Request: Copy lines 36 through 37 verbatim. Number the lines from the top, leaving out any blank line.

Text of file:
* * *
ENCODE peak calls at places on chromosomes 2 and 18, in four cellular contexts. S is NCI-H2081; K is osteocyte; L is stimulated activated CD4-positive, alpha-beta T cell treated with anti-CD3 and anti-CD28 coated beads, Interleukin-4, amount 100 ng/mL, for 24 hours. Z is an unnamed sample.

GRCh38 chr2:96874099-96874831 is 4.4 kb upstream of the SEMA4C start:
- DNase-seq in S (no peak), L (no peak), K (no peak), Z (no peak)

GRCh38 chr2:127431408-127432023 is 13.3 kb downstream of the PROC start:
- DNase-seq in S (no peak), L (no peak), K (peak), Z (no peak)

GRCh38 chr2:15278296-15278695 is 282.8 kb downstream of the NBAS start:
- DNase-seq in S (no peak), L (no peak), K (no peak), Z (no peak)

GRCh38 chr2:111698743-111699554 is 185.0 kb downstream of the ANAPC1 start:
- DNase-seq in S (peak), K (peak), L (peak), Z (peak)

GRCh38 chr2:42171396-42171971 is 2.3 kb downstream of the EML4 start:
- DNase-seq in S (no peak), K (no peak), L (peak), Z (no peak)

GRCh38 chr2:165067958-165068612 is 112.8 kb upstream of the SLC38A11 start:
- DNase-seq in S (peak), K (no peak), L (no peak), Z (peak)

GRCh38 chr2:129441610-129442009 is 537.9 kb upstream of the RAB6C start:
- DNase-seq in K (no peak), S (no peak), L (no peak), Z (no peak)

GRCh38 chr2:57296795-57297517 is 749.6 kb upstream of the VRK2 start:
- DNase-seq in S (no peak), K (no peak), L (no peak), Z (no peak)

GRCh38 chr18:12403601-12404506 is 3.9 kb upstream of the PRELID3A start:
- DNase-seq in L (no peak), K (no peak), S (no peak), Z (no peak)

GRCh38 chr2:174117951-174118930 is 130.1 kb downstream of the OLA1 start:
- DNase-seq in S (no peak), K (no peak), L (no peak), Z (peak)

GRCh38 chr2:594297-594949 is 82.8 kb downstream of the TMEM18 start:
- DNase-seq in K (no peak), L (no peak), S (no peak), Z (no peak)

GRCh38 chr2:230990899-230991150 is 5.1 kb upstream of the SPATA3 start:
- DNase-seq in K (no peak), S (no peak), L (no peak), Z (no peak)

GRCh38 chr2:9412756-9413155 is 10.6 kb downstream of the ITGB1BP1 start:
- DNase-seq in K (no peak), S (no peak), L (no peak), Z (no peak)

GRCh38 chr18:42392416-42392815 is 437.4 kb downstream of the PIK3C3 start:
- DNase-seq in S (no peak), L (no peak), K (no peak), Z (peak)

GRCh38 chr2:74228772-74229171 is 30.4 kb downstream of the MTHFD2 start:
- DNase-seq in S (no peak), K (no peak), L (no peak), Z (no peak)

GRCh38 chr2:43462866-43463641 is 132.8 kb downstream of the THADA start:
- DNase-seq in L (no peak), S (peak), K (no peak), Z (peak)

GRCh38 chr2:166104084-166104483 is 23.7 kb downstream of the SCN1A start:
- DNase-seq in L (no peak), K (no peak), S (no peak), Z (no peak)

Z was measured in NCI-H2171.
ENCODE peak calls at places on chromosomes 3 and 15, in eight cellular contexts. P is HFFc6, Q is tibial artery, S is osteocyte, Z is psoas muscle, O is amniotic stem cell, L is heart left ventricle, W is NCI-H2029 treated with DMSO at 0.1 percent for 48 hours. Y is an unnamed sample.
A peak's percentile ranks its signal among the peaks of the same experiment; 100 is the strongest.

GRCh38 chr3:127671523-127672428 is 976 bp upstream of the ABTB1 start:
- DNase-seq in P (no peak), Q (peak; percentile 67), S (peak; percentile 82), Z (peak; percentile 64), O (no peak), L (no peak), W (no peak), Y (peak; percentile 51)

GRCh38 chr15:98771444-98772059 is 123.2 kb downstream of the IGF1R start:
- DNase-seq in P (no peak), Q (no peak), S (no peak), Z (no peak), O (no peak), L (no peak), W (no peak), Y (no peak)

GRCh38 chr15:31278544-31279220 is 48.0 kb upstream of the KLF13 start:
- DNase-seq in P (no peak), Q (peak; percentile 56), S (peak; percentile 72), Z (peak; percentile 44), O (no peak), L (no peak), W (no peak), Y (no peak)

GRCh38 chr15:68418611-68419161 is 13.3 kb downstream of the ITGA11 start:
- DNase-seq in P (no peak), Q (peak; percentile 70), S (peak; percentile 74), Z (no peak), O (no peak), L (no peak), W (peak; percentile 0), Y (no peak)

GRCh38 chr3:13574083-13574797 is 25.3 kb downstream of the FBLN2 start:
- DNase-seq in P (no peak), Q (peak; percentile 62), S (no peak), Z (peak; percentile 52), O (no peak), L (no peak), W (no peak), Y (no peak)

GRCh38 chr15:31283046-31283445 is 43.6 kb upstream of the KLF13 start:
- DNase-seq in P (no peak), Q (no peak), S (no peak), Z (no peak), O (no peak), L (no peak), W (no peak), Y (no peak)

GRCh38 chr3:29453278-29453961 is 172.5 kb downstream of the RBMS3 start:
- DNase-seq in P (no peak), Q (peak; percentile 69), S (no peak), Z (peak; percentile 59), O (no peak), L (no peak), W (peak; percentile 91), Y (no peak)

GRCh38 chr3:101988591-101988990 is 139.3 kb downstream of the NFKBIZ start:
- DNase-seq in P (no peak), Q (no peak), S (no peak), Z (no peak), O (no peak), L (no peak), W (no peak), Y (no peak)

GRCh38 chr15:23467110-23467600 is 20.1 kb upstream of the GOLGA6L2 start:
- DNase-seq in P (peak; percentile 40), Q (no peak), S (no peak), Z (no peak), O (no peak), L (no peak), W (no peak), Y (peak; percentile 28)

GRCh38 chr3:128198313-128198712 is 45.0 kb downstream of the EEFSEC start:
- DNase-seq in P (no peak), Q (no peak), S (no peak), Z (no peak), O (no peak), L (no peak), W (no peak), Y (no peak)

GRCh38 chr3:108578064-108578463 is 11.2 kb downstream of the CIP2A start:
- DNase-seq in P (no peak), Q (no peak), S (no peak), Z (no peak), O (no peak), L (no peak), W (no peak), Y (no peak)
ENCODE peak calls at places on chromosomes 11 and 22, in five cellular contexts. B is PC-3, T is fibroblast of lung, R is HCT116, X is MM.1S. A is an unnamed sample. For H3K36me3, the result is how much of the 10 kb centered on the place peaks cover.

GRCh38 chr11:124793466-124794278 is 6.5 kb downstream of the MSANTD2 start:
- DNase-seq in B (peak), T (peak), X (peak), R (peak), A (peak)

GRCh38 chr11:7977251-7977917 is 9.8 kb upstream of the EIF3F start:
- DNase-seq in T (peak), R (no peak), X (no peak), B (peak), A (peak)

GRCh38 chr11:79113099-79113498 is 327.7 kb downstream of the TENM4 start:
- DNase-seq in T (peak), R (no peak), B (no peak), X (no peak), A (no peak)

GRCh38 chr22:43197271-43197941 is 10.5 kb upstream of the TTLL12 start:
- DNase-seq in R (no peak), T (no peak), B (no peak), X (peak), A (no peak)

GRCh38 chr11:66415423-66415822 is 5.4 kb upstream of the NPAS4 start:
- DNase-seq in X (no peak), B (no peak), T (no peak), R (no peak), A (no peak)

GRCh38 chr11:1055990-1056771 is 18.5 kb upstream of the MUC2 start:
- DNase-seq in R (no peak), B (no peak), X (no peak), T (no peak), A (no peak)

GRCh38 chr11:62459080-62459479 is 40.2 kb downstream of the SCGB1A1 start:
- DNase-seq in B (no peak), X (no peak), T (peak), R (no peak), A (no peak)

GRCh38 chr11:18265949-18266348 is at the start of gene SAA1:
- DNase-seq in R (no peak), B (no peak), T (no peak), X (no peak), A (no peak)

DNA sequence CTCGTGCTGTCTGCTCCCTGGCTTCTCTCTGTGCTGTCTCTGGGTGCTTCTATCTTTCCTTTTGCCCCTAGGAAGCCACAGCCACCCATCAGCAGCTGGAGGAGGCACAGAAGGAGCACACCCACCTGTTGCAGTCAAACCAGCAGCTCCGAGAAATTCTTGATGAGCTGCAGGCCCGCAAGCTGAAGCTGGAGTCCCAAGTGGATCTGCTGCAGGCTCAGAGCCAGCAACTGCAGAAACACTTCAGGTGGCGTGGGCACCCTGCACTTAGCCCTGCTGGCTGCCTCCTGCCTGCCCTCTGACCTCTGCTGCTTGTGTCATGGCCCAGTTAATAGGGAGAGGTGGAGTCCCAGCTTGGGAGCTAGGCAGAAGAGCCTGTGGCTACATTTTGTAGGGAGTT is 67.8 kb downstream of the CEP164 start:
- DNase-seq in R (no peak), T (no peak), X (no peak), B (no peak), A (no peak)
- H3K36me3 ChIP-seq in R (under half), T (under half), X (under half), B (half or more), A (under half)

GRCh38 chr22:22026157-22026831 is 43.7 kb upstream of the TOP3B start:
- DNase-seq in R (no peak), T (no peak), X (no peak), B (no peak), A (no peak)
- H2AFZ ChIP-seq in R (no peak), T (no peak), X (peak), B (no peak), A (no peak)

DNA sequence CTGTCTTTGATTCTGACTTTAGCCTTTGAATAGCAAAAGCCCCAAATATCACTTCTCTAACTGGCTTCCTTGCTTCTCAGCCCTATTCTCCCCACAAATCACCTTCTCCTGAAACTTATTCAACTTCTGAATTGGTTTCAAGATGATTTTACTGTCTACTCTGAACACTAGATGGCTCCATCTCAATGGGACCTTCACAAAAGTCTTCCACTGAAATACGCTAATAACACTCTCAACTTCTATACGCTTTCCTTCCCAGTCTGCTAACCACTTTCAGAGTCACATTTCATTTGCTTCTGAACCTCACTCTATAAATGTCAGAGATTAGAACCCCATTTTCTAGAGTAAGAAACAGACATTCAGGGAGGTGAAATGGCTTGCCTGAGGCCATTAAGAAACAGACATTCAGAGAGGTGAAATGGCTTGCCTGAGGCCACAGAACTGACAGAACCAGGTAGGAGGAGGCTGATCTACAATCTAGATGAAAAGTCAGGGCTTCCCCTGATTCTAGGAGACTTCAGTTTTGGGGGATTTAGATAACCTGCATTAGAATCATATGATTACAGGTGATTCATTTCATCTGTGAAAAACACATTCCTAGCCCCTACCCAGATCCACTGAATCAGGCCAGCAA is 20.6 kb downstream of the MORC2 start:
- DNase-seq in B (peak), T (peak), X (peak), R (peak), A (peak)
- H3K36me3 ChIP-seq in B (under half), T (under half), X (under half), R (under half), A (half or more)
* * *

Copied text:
Z was measured in NCI-H2171.
ENCODE peak calls at places on chromosomes 3 and 15, in eight cellular contexts. P is HFFc6, Q is tibial artery, S is osteocyte, Z is psoas muscle, O is amniotic stem cell, L is heart left ventricle, W is NCI-H2029 treated with DMSO at 0.1 percent for 48 hours. Y is an unnamed sample.